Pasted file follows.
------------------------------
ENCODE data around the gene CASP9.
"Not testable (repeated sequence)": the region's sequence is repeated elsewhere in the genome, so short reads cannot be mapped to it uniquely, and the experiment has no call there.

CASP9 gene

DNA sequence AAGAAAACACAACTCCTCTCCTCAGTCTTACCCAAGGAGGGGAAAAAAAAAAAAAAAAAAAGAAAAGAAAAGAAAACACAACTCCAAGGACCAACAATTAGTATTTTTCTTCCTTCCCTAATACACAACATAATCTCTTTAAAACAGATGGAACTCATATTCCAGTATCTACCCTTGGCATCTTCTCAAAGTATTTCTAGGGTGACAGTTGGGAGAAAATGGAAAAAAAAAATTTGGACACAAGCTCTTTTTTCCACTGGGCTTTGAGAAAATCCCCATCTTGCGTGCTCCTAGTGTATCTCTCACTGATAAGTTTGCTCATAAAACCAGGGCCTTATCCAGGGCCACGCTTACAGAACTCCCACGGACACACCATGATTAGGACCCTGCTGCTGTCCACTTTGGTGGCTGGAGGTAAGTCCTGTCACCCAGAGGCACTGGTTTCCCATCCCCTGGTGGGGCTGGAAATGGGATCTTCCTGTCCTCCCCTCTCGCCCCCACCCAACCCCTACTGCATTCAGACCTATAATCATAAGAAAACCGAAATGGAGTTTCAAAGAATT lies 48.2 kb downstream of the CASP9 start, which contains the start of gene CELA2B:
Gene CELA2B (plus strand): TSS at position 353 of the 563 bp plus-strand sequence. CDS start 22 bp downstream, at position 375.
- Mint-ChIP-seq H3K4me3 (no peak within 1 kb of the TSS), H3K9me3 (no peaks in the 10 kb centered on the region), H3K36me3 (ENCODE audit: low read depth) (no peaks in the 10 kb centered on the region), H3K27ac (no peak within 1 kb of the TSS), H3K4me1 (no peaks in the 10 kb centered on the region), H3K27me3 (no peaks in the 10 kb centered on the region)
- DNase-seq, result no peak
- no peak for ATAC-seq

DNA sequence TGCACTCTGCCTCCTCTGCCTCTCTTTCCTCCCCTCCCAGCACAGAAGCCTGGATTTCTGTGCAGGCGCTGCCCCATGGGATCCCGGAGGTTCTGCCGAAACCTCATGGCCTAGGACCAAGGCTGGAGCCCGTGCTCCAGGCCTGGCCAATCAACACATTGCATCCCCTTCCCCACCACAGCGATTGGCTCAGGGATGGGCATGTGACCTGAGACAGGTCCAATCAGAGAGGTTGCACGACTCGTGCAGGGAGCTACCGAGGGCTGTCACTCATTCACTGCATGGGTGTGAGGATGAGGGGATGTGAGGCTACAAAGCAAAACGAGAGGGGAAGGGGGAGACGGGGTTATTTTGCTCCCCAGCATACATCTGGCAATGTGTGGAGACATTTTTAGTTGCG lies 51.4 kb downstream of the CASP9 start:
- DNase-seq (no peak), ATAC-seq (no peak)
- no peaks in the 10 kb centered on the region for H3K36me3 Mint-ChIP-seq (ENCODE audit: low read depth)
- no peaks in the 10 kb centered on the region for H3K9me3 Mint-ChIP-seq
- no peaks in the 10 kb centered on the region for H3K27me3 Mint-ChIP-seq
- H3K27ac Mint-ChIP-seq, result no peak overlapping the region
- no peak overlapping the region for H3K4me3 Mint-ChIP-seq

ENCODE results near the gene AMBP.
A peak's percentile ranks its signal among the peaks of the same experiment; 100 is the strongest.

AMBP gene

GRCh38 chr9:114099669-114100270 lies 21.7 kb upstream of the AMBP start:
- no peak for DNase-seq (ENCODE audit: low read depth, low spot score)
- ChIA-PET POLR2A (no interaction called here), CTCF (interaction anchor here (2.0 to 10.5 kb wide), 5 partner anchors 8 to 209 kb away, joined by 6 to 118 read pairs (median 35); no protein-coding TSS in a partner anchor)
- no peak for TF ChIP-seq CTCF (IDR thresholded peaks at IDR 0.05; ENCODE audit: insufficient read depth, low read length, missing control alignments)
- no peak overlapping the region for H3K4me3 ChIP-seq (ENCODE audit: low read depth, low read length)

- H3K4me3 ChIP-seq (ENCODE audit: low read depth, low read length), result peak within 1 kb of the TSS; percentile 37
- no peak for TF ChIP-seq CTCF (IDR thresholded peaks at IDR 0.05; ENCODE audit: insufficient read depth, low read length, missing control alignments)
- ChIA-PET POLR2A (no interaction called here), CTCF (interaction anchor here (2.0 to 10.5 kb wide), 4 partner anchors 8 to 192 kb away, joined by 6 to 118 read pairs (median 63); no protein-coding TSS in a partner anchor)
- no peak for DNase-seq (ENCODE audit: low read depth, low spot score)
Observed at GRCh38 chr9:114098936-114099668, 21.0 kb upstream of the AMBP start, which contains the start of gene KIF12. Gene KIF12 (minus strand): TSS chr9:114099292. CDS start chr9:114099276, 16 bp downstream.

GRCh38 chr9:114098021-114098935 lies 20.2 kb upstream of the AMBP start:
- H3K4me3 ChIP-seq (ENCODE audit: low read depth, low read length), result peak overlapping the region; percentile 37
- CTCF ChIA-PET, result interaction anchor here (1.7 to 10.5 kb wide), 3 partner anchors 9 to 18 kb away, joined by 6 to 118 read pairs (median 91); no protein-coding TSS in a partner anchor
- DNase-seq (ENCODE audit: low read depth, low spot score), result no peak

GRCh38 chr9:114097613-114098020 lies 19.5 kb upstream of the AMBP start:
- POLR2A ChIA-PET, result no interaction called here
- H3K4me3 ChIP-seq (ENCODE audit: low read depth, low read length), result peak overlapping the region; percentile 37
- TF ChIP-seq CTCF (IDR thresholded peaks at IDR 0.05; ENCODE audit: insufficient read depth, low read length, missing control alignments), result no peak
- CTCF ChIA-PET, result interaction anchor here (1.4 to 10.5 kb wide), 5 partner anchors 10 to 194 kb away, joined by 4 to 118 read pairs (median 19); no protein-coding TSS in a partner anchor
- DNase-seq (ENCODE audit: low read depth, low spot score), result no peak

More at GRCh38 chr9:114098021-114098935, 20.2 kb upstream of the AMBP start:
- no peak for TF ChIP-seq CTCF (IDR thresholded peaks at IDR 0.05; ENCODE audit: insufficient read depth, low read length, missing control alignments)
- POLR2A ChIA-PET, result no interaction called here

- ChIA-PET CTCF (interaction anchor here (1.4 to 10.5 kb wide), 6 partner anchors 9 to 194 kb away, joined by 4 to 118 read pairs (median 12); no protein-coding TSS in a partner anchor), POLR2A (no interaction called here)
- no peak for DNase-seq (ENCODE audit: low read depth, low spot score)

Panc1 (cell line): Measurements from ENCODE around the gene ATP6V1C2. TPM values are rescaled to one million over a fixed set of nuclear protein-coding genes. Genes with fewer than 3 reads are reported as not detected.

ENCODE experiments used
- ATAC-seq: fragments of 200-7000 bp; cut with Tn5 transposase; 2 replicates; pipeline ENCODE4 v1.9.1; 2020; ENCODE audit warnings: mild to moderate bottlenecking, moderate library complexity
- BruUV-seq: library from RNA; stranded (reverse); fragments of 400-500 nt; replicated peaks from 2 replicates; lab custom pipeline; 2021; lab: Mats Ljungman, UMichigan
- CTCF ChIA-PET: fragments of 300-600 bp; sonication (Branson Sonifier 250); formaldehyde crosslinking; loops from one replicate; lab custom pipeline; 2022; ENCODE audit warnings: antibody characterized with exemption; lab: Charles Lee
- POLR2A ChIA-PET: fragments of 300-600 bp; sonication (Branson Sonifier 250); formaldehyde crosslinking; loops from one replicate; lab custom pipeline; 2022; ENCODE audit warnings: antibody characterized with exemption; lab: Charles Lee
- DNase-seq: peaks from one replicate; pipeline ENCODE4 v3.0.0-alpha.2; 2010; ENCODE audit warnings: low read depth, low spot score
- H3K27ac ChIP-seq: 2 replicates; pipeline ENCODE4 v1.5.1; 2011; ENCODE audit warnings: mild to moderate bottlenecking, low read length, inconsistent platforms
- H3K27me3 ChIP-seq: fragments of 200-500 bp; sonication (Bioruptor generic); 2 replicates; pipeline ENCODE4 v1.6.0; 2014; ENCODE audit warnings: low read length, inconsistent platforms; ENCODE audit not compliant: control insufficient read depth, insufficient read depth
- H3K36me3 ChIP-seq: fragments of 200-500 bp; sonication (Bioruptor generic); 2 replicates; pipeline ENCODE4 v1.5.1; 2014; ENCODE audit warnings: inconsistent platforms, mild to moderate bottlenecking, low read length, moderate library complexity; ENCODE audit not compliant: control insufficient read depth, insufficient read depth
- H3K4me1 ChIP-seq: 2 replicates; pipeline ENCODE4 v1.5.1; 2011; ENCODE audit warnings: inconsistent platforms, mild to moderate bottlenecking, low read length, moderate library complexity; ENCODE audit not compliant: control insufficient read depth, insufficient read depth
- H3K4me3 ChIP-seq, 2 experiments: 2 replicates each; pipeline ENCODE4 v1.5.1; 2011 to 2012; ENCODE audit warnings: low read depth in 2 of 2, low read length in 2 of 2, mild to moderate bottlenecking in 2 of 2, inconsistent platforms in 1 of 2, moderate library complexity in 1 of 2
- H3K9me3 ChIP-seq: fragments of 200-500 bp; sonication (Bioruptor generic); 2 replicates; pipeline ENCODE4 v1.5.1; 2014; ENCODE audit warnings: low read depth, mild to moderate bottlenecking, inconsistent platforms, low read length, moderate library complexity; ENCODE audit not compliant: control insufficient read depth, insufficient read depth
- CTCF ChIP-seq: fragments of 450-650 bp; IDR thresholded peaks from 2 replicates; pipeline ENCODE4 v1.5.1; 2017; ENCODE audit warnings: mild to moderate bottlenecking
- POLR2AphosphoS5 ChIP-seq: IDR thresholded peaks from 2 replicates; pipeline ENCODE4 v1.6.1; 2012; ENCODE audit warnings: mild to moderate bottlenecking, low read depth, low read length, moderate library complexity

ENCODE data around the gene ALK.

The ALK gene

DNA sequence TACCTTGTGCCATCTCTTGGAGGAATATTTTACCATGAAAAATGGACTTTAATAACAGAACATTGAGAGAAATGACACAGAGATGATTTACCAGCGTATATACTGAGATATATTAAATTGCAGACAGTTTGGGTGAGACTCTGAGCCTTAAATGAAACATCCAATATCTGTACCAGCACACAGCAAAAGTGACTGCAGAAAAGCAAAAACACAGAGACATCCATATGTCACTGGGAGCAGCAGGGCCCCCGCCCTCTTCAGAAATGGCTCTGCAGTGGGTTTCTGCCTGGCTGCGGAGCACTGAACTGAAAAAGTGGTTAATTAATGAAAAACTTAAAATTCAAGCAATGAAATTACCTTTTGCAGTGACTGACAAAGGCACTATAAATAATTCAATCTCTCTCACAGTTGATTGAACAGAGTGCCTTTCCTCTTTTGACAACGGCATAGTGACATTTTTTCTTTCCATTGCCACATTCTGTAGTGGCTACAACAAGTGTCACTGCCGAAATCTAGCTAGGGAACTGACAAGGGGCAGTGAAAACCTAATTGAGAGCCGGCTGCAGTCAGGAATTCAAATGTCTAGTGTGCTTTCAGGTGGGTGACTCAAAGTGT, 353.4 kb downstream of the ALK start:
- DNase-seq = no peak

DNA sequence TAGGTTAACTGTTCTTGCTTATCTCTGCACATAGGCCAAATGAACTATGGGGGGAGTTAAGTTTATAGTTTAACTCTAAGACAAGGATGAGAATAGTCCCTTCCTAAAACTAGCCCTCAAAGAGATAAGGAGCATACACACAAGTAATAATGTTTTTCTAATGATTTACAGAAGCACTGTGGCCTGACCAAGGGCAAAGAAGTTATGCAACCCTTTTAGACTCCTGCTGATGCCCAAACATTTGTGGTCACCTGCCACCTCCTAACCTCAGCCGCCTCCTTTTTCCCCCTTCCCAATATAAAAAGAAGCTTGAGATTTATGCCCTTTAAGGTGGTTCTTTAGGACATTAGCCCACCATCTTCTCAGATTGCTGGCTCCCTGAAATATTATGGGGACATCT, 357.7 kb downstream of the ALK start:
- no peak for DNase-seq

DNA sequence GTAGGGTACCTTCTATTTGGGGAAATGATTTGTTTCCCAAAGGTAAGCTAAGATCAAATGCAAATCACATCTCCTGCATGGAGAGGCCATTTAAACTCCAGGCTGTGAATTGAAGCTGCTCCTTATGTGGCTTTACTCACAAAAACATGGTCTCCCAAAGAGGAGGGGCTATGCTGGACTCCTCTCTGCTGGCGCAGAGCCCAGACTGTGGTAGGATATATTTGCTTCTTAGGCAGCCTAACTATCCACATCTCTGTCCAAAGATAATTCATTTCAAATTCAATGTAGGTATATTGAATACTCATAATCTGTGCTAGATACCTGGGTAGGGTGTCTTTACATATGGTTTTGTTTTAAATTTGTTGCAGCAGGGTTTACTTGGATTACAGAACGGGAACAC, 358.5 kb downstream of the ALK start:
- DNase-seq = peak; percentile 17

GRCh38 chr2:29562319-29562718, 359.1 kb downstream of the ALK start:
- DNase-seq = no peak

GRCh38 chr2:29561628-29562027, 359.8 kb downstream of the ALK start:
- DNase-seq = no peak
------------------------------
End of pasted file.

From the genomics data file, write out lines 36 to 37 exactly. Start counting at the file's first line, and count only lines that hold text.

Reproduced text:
- TF ChIP-seq CTCF (IDR thresholded peaks at IDR 0.05; ENCODE audit: insufficient read depth, low read length, missing control alignments), result no peak
- CTCF ChIA-PET, result interaction anchor here (1.4 to 10.5 kb wide), 5 partner anchors 10 to 194 kb away, joined by 4 to 118 read pairs (median 19); no protein-coding TSS in a partner anchor